This past week former New York City mayor Rudolf Giuliani toured the country, lending his support to various Republican politicians and kicking up endless speculation about his presidential aspirations. At every stop, the Associated Press was there to chronicle the start-and-stop news story as it crept forward millimeter by excruciating millimeter. Herein, a look at what happens when a slow stretch of the national political cycle collides with a slow stretch of the summer.


AP headline on Monday: “Giuliani raises money for GOP candidates.”


The lowdown on Giuliani’s presidential aspirations: “Giuliani continues to insist he’ll make a decision after the fall midterm elections.”


AP headline on Tuesday: “Giuliani campaigns for Hutchinson in Ark.”


The lowdown on Giuliani’s presidential aspirations: “Giuliani has said his campaign stops are not an attempt to gauge support for a potential presidential run.”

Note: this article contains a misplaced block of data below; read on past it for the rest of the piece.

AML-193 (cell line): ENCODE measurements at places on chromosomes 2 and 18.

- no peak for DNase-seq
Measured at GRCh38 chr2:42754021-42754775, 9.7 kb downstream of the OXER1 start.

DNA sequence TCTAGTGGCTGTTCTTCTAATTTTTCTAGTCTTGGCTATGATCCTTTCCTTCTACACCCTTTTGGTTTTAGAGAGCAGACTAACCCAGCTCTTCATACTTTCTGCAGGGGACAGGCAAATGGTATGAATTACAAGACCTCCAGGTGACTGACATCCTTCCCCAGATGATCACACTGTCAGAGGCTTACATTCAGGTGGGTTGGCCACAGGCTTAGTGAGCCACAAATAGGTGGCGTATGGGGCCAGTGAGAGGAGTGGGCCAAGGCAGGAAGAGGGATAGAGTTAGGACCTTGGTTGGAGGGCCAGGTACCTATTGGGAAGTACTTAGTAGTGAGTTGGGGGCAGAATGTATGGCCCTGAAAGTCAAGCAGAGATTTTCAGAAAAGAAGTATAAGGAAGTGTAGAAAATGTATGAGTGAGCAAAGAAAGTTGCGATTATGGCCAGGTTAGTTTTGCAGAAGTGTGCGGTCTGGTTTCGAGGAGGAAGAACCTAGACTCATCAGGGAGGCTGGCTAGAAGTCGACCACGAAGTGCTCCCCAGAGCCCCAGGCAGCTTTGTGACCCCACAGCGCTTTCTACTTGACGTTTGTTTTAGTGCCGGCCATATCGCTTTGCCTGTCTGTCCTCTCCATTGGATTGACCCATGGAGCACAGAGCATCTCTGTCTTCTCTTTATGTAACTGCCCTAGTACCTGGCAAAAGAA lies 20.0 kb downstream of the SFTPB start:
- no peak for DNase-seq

AP Headline on Wednesday: “Giuliani to speak at Ehrlich fundraiser.”


The lowdown on Giuliani’s presidential aspirations: “Giuliani said that he is ‘seriously considering’ a run for president in 2008.”


AP headline on Thursday morning: “Giuliani helps Ehrlich, discusses possible White House bid.”


The lowdown on Giuliani’s presidential aspirations: “Giuliani said he is ‘seriously considering’ a run for president in 2008.”


AP headline on Thursday afternoon: “Giuliani Considering 2008 Presidential Run.”


The lowdown on Giuliani’s presidential aspirations: “Former New York City mayor Rudolph Giuliani said he is ‘seriously considering’ a run for president in 2008.”


We’re pretty sure that if you cut and paste all of these stories into a flipbook and riffled through the resulting pages with your thumb, you might actually see the illusion of a news story moving forward.

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Felix Gillette writes about the media for The New York Observer.